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The New York City Draft Riots

Nearly 150 years ago today, on July 11, 1863, in the direct aftermath of the Battle of Gettysburg, Abraham Lincoln needed to reinforce his troops as the war dragged on.

A draft of able-boodied Northern citizens was set up in the City of New York, erupting into violence when New York residents, primarily Irish Catholics, but consisting of other immigrant ethnic groups, objected to being forced into service to aid a Republican government.

One problem with the draft was it contained a $300 exemption clause that would enable wealthy citizens to avoid service, forcing the poor to risk their lives for a government they didn’t believe in.

The draft offices were set up at 1190 Broadway near Twenty-ninth Street with another office at 677 Third Avenue near the corner of Forty-sixth Street. According to historian Stewart Mitchell: “The neighborhood was very much uptown in 1863, not by any means respectable, and more than three miles as the crow flies from city hall, then situated at the centre of New York.”

Enrollees were chosen by lot from each district of the city from a list of eligible men. The plan was to call up 20 percent of the men on these lists.

But James McPherson points out: “There were numerous opportunties for fraud, error, and injustice in this cumbersome and confusing process.”

Because of the means available for men to avoid actual service, only 7 percent of those chosen served in the Union military. However, the draft proceeded without incidence the first day.

But according to historian David Long: “that evening and on Sunday, in pubs and on street corners of the city’s tenement districts, groups of working-class men imbibed alcohol and anti-black rhetoric in generous doses. Their mood grew increasingly ugly. By Monday, the ugly mood was incendiary.”

William O. Stoddard, one of Lincoln’s aides, had taken leave from Washington to recover from malaria and overwork. He and his brother entered the city unaware of the riots. For him it began, in his own words: “…I saw a cart, driven furiously, on which lay a Negro, while a small mob of
ruffians appeared to be trying to drag him off. In another direction a Negro was being chased and maltreated, and the air was full of dire exclamations and prophecies.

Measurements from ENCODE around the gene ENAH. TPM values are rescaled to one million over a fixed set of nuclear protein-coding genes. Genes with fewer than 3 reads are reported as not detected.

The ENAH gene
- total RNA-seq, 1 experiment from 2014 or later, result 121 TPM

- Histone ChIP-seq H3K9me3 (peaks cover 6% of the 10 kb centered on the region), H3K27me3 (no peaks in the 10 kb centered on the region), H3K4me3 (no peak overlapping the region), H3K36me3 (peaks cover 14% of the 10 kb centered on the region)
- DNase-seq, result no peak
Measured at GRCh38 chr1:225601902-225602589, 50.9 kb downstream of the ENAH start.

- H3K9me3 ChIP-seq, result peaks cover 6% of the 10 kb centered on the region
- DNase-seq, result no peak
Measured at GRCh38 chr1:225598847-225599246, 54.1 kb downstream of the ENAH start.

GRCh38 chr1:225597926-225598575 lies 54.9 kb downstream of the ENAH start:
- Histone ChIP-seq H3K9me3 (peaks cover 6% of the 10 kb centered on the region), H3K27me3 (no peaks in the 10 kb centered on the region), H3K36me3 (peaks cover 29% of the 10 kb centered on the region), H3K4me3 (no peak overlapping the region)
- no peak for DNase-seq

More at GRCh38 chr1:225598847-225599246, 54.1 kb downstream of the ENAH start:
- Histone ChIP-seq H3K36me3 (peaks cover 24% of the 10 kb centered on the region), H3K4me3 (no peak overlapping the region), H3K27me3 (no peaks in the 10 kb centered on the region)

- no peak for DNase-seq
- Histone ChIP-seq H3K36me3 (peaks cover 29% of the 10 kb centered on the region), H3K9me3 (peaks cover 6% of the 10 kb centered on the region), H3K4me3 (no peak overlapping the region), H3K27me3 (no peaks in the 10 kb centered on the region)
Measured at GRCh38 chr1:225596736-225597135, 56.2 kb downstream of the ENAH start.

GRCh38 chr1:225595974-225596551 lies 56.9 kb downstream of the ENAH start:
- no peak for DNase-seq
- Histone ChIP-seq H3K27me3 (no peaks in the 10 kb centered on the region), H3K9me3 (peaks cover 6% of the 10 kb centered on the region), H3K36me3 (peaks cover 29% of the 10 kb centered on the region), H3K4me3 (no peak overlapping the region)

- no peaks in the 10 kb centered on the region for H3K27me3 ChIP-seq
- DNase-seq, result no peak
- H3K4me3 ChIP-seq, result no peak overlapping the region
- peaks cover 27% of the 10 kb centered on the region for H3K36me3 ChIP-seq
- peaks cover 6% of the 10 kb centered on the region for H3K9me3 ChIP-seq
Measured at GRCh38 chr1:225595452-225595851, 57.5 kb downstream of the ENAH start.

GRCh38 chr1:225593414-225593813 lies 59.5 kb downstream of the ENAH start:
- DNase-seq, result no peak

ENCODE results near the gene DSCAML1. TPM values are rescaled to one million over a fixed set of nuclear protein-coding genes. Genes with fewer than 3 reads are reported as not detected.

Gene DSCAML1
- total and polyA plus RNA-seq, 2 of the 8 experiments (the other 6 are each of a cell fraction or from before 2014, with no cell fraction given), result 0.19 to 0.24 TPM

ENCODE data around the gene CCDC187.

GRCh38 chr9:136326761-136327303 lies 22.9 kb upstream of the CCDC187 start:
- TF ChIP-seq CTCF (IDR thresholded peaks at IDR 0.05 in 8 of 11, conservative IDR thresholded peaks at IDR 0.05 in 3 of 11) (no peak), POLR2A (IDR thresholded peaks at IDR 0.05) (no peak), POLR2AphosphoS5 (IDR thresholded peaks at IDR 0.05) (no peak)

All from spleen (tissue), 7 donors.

“At first I did not understand the matter, but the truth dawned on me as my blood rose hotter, and I went back to my room. There was my pistol belt, knife and all, and the weapon was of heavy calibre. Henry had none, so I
gave him mine, and we went hastily to Maiden Lane, where the gun stores were, to get me a new outfit. I was just in time, for hardly had I buckled on my longer-barreled, heavier shooting iron, when all those stores were closed by order of the police, and by the fear of their owners that they would soon be
looted if they were open…”

Many of the rioters weren’t able bodied-men seeking to avoid the draft, but women and children. Women wanted their men to “die at home” and protect their community rather than go off to die on some Southern battlefield. An enraged female mob beat U. S. Eleventh New York Volunteers, also known as the Fire Zouves. Colonel Henry O’Brien’s face was beaten to pulp. He was then dragged through the streets by the mob to his own home, stipped naked and had “the most atrocious volence on the body” inflicted from which he died. But the gruesome process lasted six hours.

The New York City draft rioters sought to protect their own communities and evict Republican symbols, wanting to improve the predraft/prewar Irish and white laborers status quo for both men and women, young and old.

For more on the New York Draft Riots, visit these sites:
http://www.nytimes.com/learning/general/onthisday/harp/0801.html

http://www.mrlincolnandnewyork.org/inside.asp?ID=93&subjectID=4

http://www.press.uchicago.edu/Misc/Chicago/317749.html

For info on my romance books and novellas set during and after the American Civil War, visit my website: http://susanmacatee.com

3 Responses

  1. Interesting post!

  2. I’m Canadian – never heard of these riots. Fascinating. Gory – but fascinating.
    tweeted.

  3. Thanks for stopping Rose and Victoria!

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